The factors for determining low priority cases will likely be based on the June 17, 2011 memo on prosecutorial discretion. However, just because a case seems to fall into one or more of those categories, does NOT automatically mean that it will be considered low priority. The people reviewing the cases will be looking at the ¡§totality of the circumstances and each file will be reviewed on a case-by-case basis. It is unclear how different factors will be considered and weighed. Given that there are approximately 300,000 cases pending, it is also unclear WHEN a particular case might be reviewed.

What is administrative closure?

Administrative closure applies only to an individual whose case is already before the immigration judge. When a case is administratively closed, it means that the case is no longer active and no action will be taken, including no future hearings, unless and until either the government or the noncitizen asks for the case to be made active again. A person whose case is administratively closed is still in removal proceedings. Administrative closure is NOT legal status. It is simply a temporary suspension of an immigration court case.

Will I get legal status from the Administration’s announcement?

No. According to the announcement, cases that are deemed to be of low priority will either (1) be administratively closed, or (2) no enforcement action will be taken. This is not an amnesty or legal status, but rather a temporary decision not to use limited government resources to deport low priority individuals.

The Administration has also stated that individuals whose cases are administratively closed will be eligible to apply for a work permit (or EAD). An EAD means that an individual can legally work in the United States and obtain a social security number for work. In some states, having an EAD also means you can apply for a drivers license or other identification). An EAD does not give a person legal status–it is just temporary permission to work.

What is an EAD?

An EAD or employment authorization document (also known as a work permit) is a temporary document that gives an individual permission to work lawfully in the United States. An EAD is generally valid for one or two years (though it is unclear at this time how long an EAD under this policy will be valid), and can generally be renewed. The application fee is currently $380, though individuals who can demonstrate financial hardship may be eligible for a fee waiver. An EAD is NOT an immigration status in and of itself.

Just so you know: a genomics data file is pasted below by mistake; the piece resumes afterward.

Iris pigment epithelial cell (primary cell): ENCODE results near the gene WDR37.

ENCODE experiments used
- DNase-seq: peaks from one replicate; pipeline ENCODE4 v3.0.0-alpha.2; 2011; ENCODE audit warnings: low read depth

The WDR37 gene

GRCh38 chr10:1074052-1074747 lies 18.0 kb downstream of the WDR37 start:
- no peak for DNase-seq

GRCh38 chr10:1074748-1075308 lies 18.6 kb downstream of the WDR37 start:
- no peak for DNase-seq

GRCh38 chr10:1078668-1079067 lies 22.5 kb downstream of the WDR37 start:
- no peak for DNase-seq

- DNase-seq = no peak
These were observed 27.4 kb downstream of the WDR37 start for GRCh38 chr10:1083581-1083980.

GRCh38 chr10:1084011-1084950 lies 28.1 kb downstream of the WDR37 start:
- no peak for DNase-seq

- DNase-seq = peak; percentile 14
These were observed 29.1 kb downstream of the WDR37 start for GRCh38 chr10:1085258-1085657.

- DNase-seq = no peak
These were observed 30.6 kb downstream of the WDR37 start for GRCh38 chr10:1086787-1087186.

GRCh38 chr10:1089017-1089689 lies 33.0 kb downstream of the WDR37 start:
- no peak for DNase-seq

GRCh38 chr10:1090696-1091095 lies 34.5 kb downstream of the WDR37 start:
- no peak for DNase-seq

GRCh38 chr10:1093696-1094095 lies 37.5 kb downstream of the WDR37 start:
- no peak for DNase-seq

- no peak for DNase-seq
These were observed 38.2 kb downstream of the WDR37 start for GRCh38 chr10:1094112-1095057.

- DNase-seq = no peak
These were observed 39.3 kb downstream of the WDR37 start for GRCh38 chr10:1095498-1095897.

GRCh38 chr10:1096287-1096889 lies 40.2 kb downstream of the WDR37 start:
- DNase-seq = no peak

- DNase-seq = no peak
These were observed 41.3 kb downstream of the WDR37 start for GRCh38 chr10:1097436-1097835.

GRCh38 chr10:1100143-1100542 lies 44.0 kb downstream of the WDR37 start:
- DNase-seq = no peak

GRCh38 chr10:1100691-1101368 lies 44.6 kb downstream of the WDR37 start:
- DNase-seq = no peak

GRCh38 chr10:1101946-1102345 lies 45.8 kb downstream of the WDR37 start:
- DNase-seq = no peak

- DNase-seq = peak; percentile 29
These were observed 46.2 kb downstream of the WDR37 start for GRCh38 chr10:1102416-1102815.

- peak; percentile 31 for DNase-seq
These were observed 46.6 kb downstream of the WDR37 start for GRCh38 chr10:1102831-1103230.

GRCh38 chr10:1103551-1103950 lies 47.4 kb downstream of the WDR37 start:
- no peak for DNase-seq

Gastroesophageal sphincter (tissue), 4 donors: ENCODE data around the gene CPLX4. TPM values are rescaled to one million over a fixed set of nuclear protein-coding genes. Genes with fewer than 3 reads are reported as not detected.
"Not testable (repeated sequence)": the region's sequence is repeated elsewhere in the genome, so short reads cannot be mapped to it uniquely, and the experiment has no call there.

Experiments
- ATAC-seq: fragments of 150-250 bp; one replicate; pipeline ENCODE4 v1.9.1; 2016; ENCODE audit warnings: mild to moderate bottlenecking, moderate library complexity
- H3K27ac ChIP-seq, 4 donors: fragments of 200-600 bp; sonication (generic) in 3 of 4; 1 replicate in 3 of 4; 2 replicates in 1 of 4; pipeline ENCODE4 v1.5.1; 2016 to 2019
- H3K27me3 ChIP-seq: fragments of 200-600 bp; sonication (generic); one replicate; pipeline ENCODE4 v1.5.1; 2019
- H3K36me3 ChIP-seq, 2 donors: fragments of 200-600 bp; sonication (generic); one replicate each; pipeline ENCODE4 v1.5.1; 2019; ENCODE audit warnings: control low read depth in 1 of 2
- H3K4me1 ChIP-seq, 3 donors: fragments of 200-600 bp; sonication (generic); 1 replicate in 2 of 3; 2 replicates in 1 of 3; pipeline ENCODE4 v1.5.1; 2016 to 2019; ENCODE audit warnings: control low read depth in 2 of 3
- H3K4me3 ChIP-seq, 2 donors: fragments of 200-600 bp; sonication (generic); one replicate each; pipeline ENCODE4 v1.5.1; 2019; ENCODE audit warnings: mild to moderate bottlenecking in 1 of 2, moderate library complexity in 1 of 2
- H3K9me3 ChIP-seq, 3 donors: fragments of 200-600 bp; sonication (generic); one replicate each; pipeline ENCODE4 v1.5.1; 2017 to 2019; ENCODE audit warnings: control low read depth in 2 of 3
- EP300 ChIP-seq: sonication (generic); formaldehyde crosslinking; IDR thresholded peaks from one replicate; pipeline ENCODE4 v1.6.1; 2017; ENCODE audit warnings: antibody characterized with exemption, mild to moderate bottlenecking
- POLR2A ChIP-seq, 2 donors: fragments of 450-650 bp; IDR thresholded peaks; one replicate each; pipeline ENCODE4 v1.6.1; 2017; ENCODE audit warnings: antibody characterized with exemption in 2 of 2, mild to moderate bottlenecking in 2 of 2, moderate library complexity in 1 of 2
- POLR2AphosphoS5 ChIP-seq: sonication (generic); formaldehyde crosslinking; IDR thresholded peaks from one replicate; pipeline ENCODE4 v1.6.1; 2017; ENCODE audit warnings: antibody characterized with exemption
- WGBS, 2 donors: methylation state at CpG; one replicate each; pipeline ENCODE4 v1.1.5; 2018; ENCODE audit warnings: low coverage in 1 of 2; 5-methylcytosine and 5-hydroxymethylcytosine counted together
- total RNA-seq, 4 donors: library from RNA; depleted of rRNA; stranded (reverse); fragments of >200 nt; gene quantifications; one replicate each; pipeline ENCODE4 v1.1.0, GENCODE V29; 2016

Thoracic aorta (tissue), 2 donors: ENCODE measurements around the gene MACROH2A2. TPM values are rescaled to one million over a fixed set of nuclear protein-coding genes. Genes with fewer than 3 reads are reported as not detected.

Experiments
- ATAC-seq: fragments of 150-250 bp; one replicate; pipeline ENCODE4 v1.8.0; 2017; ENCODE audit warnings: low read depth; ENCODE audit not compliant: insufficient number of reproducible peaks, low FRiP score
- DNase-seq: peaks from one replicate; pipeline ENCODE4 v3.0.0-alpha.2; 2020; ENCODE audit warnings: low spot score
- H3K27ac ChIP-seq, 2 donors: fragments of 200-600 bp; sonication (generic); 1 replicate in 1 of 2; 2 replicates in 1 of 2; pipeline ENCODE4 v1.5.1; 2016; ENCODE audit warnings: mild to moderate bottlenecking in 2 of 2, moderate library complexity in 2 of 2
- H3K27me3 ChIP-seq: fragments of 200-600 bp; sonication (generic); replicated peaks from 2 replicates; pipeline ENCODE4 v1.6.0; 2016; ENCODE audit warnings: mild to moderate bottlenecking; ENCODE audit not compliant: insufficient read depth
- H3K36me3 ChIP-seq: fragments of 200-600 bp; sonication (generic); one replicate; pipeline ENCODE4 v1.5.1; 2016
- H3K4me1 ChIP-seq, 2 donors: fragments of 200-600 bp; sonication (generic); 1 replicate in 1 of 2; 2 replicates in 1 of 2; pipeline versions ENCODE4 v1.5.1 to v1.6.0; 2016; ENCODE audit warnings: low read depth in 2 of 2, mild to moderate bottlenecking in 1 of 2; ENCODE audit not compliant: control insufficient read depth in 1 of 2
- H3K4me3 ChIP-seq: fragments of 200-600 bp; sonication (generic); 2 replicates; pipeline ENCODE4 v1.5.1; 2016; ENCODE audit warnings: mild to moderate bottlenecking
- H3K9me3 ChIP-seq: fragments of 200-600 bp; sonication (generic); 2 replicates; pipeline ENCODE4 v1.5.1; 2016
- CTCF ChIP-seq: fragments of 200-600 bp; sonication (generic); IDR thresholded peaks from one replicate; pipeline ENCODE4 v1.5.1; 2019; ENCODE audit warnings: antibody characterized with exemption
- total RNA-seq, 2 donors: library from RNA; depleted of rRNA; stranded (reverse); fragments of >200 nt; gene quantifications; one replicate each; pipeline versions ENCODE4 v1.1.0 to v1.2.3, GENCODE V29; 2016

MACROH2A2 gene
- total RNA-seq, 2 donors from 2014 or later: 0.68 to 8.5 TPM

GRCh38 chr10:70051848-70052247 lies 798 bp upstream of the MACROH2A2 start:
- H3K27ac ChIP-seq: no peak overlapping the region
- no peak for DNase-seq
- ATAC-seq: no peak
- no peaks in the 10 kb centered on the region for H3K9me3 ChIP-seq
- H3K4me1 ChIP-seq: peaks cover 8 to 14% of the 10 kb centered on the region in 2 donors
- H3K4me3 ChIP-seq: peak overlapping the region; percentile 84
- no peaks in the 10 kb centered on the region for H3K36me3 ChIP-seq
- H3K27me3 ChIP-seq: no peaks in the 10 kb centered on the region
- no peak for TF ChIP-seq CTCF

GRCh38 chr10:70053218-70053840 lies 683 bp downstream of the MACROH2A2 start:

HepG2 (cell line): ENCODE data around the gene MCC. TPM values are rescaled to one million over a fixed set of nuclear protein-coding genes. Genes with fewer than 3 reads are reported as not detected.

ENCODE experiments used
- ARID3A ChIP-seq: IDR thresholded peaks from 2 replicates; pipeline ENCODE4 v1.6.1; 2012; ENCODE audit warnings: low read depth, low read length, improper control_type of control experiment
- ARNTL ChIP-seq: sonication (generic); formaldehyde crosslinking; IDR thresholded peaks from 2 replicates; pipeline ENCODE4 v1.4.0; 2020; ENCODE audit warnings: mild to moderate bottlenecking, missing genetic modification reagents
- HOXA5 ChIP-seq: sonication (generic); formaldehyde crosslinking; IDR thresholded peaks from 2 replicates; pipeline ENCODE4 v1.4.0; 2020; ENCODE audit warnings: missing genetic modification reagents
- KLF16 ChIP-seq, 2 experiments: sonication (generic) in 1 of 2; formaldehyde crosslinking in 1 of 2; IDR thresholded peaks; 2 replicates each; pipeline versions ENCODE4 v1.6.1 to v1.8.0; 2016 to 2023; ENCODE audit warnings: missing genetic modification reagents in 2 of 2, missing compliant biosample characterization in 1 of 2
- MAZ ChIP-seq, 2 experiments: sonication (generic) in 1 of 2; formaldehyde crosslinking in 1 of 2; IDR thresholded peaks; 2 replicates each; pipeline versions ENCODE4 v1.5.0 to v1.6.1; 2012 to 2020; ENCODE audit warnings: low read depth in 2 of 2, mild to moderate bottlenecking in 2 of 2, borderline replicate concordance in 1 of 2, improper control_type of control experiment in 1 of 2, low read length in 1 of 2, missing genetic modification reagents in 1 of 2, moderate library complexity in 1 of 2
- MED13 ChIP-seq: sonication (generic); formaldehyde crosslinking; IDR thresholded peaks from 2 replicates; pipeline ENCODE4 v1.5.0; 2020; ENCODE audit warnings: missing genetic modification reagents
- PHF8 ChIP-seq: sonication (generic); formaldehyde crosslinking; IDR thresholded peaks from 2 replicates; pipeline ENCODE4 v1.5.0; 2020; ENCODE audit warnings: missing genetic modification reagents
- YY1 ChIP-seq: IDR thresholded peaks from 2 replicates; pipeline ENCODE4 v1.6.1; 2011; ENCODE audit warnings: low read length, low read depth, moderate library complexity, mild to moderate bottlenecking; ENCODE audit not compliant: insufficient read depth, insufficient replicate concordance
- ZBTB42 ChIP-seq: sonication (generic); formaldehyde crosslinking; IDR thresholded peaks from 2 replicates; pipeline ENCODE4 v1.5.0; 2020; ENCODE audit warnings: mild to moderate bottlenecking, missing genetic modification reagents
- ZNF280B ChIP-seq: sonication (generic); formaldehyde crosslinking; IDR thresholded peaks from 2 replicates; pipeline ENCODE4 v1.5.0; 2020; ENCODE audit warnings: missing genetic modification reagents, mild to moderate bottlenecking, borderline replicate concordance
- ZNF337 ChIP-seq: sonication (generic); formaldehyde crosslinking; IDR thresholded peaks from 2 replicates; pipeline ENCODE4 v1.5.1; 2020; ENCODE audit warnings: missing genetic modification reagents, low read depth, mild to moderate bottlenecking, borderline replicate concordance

The American Immigration Lawyers Association is the national association of immigration lawyers established to promote justice, advocate for fair and reasonable immigration law and policy, advance the quality of immigration and nationality law and practice, and enhance the professional development of its members.

American Immigration Lawyers Association

 
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Posted by on October 7, 2011 in Immigration Law

 

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President Obama on Immigration Reform May 2011

 

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Obama to Speak on Immigration

 

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Refugees from Asia, Africa, Mideast sworn in as US citizens

Refugees from Asia, Africa, Mideast sworn in as US citizens

WASHINGTON — President Barack Obama on Tuesday joined immigration officials and well-wishers in welcoming 27 refugees from the world’s trouble spots as they were sworn in as US citizens.

“This is now officially your country,” Obama said in a televised message that was beamed into the black-glass headquarters building of the US Citizenship and Immigration Services in Washington.

“In America, no dream is impossible. Like the millions of immigrants who have come before you, you have the opportunity to enrich this country through your contributions to civic society,” Obama said before a technical glitch cut short his address to the brand new US citizens.

Moments earlier, the 27 men and women who years ago had fled wars, oppressive regimes and persecution in Africa, Asia and the Middle East, had raised their right hands and pledged loyalty to the United States.

The mass naturalization ceremony was held almost 30 years to the day that president Jimmy Carter signed the Refugee Act into law on March 17, 1980.

“This ceremony speaks of our country as a refuge for people who are fleeing despair or circumstances that our country does not tolerate within its borders,” Alejandro Mayorkas, director of the USCIS, told AFP after the ceremony.

The new citizens came from Bhutan, Egypt, Ethiopia, Iran, Iraq, Pakistan, the Philippines, Sierra Leone, Somalia, Sudan and Vietnam.

Around three quarters of all refugees resettled every year come to the United States, said Lori Scialabba, associate director of the refugee, asylum and international operations directorate at USCIS.

Since the refugee act became law, the United States has offered protection to approximately 2.5 million refugees and 500,000 asylum seekers. Last year alone, USCIS processed 110,000 refugee applications from 109 countries and completed 33,867 asylum applications.

In the past decade, some 5.6 million people have taken the oath to become become US citizens.

Copyright © 2010 AFP. All rights reserved

 
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Posted by on March 31, 2010 in Refugees

 

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Video: President Obama on Immigration Reform 3/21/2010

 
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Posted by on March 23, 2010 in Immigration Law